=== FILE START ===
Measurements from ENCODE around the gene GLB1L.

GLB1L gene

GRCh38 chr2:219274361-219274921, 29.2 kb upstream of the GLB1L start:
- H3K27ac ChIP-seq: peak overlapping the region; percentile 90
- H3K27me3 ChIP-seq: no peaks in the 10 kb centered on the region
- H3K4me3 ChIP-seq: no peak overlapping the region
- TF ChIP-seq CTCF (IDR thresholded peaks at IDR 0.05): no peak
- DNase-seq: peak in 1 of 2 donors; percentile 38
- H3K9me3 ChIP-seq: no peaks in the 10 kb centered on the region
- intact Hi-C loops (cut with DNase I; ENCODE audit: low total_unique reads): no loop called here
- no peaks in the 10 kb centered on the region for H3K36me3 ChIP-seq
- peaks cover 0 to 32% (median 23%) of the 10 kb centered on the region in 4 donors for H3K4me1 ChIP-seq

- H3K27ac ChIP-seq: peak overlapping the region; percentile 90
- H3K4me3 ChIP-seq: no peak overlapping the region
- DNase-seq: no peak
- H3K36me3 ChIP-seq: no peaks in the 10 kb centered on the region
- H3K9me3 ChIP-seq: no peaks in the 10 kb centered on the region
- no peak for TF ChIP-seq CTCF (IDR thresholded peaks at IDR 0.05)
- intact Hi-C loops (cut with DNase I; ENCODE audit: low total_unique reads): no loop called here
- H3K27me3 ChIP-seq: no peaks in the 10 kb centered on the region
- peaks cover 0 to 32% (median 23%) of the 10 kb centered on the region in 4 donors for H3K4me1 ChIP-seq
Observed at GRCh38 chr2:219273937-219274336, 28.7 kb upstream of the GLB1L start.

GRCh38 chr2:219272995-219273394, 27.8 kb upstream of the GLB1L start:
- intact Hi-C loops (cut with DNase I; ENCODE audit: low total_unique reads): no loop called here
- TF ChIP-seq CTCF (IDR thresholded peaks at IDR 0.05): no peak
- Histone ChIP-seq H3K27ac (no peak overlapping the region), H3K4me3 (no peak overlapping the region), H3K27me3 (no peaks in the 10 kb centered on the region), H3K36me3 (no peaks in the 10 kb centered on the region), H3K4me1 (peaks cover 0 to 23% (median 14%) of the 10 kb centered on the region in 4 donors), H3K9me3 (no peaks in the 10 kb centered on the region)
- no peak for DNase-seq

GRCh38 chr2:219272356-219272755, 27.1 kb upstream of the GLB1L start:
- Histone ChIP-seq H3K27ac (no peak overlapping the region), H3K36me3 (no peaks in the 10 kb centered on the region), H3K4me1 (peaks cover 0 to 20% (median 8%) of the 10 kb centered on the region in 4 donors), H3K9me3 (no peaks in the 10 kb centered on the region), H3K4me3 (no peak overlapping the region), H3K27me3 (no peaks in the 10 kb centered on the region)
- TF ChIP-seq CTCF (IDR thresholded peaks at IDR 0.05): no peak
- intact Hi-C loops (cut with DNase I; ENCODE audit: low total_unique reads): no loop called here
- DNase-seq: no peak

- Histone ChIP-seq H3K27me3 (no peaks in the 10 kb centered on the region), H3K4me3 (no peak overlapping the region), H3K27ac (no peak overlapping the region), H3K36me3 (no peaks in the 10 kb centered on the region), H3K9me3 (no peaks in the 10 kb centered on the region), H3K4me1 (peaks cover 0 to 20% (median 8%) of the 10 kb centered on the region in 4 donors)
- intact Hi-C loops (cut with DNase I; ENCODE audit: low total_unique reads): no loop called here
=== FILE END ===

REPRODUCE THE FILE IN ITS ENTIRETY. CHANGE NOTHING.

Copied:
Measurements from ENCODE around the gene GLB1L.

GLB1L gene

GRCh38 chr2:219274361-219274921, 29.2 kb upstream of the GLB1L start:
- H3K27ac ChIP-seq: peak overlapping the region; percentile 90
- H3K27me3 ChIP-seq: no peaks in the 10 kb centered on the region
- H3K4me3 ChIP-seq: no peak overlapping the region
- TF ChIP-seq CTCF (IDR thresholded peaks at IDR 0.05): no peak
- DNase-seq: peak in 1 of 2 donors; percentile 38
- H3K9me3 ChIP-seq: no peaks in the 10 kb centered on the region
- intact Hi-C loops (cut with DNase I; ENCODE audit: low total_unique reads): no loop called here
- no peaks in the 10 kb centered on the region for H3K36me3 ChIP-seq
- peaks cover 0 to 32% (median 23%) of the 10 kb centered on the region in 4 donors for H3K4me1 ChIP-seq

- H3K27ac ChIP-seq: peak overlapping the region; percentile 90
- H3K4me3 ChIP-seq: no peak overlapping the region
- DNase-seq: no peak
- H3K36me3 ChIP-seq: no peaks in the 10 kb centered on the region
- H3K9me3 ChIP-seq: no peaks in the 10 kb centered on the region
- no peak for TF ChIP-seq CTCF (IDR thresholded peaks at IDR 0.05)
- intact Hi-C loops (cut with DNase I; ENCODE audit: low total_unique reads): no loop called here
- H3K27me3 ChIP-seq: no peaks in the 10 kb centered on the region
- peaks cover 0 to 32% (median 23%) of the 10 kb centered on the region in 4 donors for H3K4me1 ChIP-seq
Observed at GRCh38 chr2:219273937-219274336, 28.7 kb upstream of the GLB1L start.

GRCh38 chr2:219272995-219273394, 27.8 kb upstream of the GLB1L start:
- intact Hi-C loops (cut with DNase I; ENCODE audit: low total_unique reads): no loop called here
- TF ChIP-seq CTCF (IDR thresholded peaks at IDR 0.05): no peak
- Histone ChIP-seq H3K27ac (no peak overlapping the region), H3K4me3 (no peak overlapping the region), H3K27me3 (no peaks in the 10 kb centered on the region), H3K36me3 (no peaks in the 10 kb centered on the region), H3K4me1 (peaks cover 0 to 23% (median 14%) of the 10 kb centered on the region in 4 donors), H3K9me3 (no peaks in the 10 kb centered on the region)
- no peak for DNase-seq

GRCh38 chr2:219272356-219272755, 27.1 kb upstream of the GLB1L start:
- Histone ChIP-seq H3K27ac (no peak overlapping the region), H3K36me3 (no peaks in the 10 kb centered on the region), H3K4me1 (peaks cover 0 to 20% (median 8%) of the 10 kb centered on the region in 4 donors), H3K9me3 (no peaks in the 10 kb centered on the region), H3K4me3 (no peak overlapping the region), H3K27me3 (no peaks in the 10 kb centered on the region)
- TF ChIP-seq CTCF (IDR thresholded peaks at IDR 0.05): no peak
- intact Hi-C loops (cut with DNase I; ENCODE audit: low total_unique reads): no loop called here
- DNase-seq: no peak

- Histone ChIP-seq H3K27me3 (no peaks in the 10 kb centered on the region), H3K4me3 (no peak overlapping the region), H3K27ac (no peak overlapping the region), H3K36me3 (no peaks in the 10 kb centered on the region), H3K9me3 (no peaks in the 10 kb centered on the region), H3K4me1 (peaks cover 0 to 20% (median 8%) of the 10 kb centered on the region in 4 donors)
- intact Hi-C loops (cut with DNase I; ENCODE audit: low total_unique reads): no loop called here